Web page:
I'm think an Italian would understand you to mean "I'm outta here --- like now!"
Hi all, after much searching it would appear that the answer is simpler than we thought - the verb here is not andare, but andarsene, to go away. The verb is fully conjugated here: https://www.thoughtco.com/italian-verb-conjugations-andarsene-4083427 Io me ne vado is first person singular, present tense.
I think we should chill. It looks weird but it's Italian not English. Start with 'Io vado = i am going' This weird 'ne' seems identical to the weird French 'en'and means 'of/from (something)'. Just gotta learn that! The 'me' is for emphasis. In the end it's: 'i am getting (going) myself from here'
Me neither. I've been learning (slowly) Italian for 7 years now and Duolingo is the only place I've ever encountered the term "clitic". If you Google it you'll be even more confused (don't even try understanding the Wiki definition, let alone try applying it to what we're supposed to be doing here, uhhh!)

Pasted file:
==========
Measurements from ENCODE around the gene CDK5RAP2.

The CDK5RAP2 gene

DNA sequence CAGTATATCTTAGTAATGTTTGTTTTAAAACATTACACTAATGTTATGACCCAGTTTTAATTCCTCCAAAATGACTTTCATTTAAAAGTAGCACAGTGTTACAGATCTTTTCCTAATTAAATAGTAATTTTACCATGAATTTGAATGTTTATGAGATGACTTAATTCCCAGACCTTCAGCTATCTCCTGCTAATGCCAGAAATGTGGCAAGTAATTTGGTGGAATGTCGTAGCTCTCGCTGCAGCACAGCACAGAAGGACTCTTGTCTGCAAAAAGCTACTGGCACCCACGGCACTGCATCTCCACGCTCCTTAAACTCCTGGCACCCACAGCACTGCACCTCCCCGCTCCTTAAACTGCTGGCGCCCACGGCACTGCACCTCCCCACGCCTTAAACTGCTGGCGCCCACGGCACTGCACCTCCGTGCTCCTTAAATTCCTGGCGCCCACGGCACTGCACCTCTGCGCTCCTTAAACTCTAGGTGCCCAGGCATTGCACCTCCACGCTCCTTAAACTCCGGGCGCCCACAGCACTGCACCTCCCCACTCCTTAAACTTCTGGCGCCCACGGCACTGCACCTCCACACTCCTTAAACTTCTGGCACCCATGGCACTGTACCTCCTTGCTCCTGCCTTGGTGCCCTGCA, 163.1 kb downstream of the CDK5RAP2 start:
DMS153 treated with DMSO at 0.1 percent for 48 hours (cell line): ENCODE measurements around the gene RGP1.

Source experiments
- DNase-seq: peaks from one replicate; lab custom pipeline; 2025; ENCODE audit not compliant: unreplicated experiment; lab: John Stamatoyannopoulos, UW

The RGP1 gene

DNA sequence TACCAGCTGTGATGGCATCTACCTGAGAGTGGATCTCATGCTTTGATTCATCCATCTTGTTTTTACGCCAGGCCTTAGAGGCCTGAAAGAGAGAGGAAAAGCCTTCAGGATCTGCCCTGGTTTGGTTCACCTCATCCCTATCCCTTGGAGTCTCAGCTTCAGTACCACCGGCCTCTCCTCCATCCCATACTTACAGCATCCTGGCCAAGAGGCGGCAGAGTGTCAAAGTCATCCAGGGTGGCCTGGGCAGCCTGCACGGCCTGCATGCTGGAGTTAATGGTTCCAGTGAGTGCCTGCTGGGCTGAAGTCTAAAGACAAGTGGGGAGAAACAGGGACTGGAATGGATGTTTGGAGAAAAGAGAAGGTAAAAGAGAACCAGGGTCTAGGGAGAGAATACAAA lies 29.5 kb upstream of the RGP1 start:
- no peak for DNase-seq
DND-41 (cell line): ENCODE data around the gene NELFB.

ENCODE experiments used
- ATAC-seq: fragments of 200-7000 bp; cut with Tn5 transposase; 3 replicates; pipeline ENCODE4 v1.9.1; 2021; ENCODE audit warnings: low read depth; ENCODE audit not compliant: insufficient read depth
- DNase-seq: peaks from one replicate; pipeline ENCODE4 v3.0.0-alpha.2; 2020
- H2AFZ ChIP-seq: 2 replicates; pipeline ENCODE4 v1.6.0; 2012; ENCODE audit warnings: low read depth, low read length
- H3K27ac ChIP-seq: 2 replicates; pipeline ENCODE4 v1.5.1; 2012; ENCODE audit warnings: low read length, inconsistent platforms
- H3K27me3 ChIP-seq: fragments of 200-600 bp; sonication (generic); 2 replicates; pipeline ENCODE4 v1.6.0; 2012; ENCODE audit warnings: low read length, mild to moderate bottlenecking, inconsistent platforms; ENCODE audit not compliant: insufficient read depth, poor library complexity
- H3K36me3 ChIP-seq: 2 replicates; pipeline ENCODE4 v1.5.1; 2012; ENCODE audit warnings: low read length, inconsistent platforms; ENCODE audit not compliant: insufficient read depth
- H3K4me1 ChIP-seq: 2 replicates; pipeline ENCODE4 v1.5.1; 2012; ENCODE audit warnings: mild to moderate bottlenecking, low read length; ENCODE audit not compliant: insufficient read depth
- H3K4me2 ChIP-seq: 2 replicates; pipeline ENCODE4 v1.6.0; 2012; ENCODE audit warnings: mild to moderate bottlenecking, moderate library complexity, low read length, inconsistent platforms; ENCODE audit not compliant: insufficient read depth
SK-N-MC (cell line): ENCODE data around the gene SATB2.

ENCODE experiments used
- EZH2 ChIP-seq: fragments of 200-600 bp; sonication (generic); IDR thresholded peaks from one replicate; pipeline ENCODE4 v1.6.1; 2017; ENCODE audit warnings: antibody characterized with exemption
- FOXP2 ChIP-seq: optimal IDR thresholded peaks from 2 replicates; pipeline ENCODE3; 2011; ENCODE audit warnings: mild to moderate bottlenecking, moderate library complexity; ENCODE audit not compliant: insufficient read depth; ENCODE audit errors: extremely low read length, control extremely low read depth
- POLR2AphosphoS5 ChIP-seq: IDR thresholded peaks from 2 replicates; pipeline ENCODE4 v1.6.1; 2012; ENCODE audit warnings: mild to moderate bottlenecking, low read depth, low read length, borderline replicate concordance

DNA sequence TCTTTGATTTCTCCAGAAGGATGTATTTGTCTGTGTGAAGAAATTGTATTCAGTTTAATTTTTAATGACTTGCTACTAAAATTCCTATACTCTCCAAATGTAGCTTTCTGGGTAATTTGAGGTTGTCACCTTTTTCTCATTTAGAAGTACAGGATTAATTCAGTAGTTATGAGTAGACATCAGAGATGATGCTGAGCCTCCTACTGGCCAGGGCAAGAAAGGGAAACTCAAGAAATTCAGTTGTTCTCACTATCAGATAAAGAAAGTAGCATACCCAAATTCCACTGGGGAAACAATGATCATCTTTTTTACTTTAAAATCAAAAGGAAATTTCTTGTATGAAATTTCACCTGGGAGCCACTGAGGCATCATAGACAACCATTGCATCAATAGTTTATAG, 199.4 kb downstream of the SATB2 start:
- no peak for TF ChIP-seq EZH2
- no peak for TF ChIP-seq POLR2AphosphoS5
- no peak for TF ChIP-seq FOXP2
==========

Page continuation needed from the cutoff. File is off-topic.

I hear you! I'm still not watertight certain, and it would appear, from all the tomes that I have read, that (at least in this instance) an Italian clitic is a bit different from an English one. Of what I can gather, it seems that a clitic is a word added to make an emphasis on the sentence - so maybe someone speaking more forcefully than in classic usage. So, with this sentence, presumbly, it is someone saying, in English slang speak 'I'm out of here!' There is another that I recall stumbling on, occasionally, 'Ce l'hai un ragazzo?' Literal translation doesn't help much. But if it is intended to be used for emphasis, then the supposition is that it is maybe a boy enquiring of a girl whether she has a boyfriend, or perhaps a girl, being a bit sharp, enquiring of a girl whether she has a boyfriend. There are other possibilities, of course, because there are many circumstances, aren't there. But it would seem that for 'clitic', read 'emphasis'. Now I am praying that I haven't confused you - or misadvised you!
The verb used here is ”andarsene”
(“to leave”/“to go away”).
You are close, but it’s rather:
“I’m going from here”
Please read my previous comment: